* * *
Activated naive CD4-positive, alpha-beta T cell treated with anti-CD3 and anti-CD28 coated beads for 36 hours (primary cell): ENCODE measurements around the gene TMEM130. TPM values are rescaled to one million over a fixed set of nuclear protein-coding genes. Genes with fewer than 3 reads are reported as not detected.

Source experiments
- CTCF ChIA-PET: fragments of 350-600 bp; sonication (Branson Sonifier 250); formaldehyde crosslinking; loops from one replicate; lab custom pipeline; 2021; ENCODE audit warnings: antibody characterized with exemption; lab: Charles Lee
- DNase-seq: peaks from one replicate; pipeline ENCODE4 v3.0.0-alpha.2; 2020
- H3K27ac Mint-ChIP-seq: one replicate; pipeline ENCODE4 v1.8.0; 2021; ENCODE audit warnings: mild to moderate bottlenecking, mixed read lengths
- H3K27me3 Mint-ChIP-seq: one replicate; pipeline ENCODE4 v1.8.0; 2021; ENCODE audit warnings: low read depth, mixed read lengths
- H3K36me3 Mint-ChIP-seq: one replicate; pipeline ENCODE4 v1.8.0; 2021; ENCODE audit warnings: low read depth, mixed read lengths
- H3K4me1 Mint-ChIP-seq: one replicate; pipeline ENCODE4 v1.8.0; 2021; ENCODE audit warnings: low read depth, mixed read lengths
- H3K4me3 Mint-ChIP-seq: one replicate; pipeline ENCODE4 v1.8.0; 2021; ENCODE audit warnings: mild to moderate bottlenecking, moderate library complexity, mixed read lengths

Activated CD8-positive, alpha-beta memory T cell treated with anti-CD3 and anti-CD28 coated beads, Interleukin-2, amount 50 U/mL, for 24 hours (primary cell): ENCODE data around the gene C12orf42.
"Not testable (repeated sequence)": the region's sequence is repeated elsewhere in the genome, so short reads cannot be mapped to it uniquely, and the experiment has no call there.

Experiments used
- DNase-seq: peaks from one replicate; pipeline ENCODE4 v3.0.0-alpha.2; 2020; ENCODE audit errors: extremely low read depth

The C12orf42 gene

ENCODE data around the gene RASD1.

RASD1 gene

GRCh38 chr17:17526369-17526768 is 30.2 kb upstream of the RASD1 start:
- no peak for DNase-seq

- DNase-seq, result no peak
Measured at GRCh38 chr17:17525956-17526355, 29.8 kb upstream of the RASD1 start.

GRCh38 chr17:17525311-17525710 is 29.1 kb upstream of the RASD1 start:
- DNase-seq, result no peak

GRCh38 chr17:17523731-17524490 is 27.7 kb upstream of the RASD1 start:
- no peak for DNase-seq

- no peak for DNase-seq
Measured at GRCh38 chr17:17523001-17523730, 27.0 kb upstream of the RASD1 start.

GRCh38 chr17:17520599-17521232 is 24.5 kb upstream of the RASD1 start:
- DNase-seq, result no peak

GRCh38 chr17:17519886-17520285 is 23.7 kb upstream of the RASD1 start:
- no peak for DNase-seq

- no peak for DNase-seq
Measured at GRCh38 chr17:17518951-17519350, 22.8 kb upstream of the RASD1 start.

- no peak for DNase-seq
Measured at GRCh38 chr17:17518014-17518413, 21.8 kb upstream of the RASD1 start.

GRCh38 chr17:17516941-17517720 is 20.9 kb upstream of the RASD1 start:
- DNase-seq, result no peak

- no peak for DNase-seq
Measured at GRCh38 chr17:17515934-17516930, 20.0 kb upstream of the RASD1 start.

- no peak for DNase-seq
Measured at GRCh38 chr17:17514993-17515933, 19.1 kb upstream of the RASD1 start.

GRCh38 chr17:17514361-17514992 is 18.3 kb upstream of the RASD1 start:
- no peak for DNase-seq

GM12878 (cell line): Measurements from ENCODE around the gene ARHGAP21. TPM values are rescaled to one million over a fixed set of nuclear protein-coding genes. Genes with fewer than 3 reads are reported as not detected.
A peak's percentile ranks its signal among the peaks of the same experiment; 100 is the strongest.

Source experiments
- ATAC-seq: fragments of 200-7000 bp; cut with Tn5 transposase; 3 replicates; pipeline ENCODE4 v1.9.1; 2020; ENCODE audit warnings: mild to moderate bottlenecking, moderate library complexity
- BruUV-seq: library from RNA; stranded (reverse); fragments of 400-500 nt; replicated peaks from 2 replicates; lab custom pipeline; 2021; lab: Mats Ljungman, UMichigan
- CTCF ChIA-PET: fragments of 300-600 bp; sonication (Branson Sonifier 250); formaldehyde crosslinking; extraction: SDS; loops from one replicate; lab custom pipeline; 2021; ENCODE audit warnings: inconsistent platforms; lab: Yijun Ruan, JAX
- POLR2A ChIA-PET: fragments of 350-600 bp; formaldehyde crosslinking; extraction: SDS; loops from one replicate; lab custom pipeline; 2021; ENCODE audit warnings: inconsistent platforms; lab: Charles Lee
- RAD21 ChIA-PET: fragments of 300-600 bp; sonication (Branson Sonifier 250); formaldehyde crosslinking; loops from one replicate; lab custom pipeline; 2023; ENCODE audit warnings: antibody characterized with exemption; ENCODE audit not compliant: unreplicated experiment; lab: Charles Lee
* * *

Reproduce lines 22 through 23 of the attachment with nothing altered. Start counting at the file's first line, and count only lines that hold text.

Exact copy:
- DNase-seq, result no peak

GRCh38 chr17:17523731-17524490 is 27.7 kb upstream of the RASD1 start: